APEX – Tabular Form Validation Issues/Bugs

Today seems to be going from bad to worse. Not only am I fighting a number of IE6 issues with APEX and CSS I’ve run into a couple of issue with tabular form validations in APEX 4.1.

Please Note: the workarounds which I’m about to describe in this post are not supported by the APEX team and that they may not work in future versions of APEX. Please proceed with caution. I take no responsibility for any negative outcomes from this.

Problem 1

The first issue I encountered occurs when I have line breaks in a text area in a tabular form and a tabular form validation error is raised. The javascript error displayed in the console on page load is “unterminated string literal”. To make matters a little more worse it stops all other dynamic action javascript from running which includes my page load mask, so the end result is a never ending page load mask.

To circumvent the problem I created a “PLSQL Function Returning Boolean” validation which runs after all others validations and strips the line breaks for the first two columns e.g.

  FOR i IN 1.. apex_application.g_f01.count LOOP
   apex_application.g_f01(i) := regexp_replace(apex_application.g_f01(i), '('||CHR(10)||'|'||CHR(13)||')','');
   apex_application.g_f02(i) := regexp_replace(apex_application.g_f02(i), '('||CHR(10)||'|'||CHR(13)||')','');

The point to note is that our validation always returns TRUE as we’re not actually validating anything, just running some PLSQL to strip the line breaks. I find this hack quite useful in certain situations, since we can’t use computations as they are bound to page and application items. In order to work out which f0x array you need to strip the EOL characters from, use firebug or an equivalent DOM inspector.

Now if you want to keep line breaks in your tab form columns and only strip them to avoid validation errors then set a condition on this validation to “Inline Validation Errors Displayed”.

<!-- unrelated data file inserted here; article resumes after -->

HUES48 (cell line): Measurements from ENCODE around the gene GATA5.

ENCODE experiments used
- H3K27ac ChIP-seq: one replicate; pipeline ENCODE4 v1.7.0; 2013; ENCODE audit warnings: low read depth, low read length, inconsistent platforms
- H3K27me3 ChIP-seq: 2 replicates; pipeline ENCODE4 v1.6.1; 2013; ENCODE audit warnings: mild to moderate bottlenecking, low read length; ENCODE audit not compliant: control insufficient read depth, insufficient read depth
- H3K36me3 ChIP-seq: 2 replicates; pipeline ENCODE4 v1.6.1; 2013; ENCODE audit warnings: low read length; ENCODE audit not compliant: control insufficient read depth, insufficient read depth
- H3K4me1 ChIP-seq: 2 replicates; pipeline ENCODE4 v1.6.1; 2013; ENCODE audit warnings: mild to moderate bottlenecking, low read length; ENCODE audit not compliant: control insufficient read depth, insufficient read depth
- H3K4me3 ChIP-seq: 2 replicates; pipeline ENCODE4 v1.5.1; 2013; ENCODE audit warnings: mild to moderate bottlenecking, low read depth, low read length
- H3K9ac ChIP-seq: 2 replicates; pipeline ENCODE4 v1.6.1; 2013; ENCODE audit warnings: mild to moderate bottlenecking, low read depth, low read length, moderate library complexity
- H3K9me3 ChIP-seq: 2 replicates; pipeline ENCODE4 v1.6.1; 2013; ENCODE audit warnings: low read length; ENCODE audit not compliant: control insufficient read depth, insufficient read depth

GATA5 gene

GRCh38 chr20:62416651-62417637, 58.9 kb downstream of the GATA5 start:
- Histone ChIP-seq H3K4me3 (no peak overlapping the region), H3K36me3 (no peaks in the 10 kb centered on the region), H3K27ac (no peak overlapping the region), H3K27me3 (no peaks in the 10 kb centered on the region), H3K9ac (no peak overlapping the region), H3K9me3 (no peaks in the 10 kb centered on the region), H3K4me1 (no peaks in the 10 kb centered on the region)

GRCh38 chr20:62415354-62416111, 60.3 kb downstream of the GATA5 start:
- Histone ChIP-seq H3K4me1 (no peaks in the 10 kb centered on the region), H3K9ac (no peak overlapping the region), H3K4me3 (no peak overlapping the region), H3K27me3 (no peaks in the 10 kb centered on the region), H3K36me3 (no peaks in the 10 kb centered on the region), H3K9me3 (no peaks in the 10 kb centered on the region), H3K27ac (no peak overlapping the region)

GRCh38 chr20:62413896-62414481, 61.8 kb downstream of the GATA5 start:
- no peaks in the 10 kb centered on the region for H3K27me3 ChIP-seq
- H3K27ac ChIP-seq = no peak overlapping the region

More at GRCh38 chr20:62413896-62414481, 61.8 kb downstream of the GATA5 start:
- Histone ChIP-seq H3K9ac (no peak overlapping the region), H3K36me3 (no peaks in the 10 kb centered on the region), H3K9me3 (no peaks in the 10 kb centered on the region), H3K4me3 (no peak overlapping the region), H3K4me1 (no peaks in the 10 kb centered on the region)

Problem 2

The next issue I encountered was that POPUPKEY LOV’s display value was not set on validation error, however the actual value is. The workaround again is to use the same technique as described above with a little more code and after creating a protected hidden page item to hold the javascript which will run on page load and set the popupkey display values:


Please Note: in the above code there is an intentional space between the colon and item name because wordpress is replacing these with smilies.

In the above PLSQL, f04 is our display value for the popup key LOV and f03 is our hidden return value. We need to perform an extra step and do a lookup of the return value in the code. This is because the actual display value is a disabled input item and never submitted with the HTML form so we can’t access the f04 array in PLSQL (it’s part of the HTML spec). Also in your label lookup function make make sure you JSON escape the label value to avoid any javascript errors like the APEX one described in the first problem above.

The next step is that we create one more fake validation which is the last in out list (i.e. has the highest display sequence). It is a “PLSQL Function Returning Error Text” validation which has the following PLSQL:


This will append our javascript unescaped to the validation error messages. Again, ensure you set a condition on this validation to “Inline Validation Errors Displayed” as we only ever want to output the javascript when a validation failure has occurred. The reason why we use another fake validation is to ensure that the javascript is only outputted once and also so that the popupkey display value is always set for any validation failure. The other reason is that we cannot define javascript within page items and use substitution strings in the error messages, as APEX will escape them and they will appear as plain text in your error message.

In the end it’s a pretty heavy and ugly solution for something which is expected to be built-in within APEX, but the bright side is that APEX is still flexible enough for us to code workarounds when there’s bugs within the product.